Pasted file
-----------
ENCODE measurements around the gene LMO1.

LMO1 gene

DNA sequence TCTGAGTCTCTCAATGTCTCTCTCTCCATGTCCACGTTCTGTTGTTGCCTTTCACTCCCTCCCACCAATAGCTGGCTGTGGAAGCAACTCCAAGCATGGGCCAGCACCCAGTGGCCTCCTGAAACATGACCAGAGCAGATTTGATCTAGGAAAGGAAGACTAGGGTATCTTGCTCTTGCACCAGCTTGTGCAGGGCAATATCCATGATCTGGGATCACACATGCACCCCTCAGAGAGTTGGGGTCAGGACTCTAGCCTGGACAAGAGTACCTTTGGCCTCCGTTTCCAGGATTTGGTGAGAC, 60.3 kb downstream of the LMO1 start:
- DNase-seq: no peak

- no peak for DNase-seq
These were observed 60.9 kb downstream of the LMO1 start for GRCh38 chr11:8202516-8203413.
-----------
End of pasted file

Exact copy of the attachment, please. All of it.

ENCODE measurements around the gene LMO1.

LMO1 gene

DNA sequence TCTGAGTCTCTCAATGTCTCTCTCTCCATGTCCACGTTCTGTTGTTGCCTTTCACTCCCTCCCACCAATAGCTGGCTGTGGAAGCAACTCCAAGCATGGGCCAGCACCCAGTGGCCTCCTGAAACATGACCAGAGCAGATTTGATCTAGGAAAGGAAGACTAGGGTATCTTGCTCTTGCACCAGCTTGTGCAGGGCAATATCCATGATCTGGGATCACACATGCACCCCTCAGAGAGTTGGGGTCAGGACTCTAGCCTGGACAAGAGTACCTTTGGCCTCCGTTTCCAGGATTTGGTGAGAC, 60.3 kb downstream of the LMO1 start:
- DNase-seq: no peak

- no peak for DNase-seq
These were observed 60.9 kb downstream of the LMO1 start for GRCh38 chr11:8202516-8203413.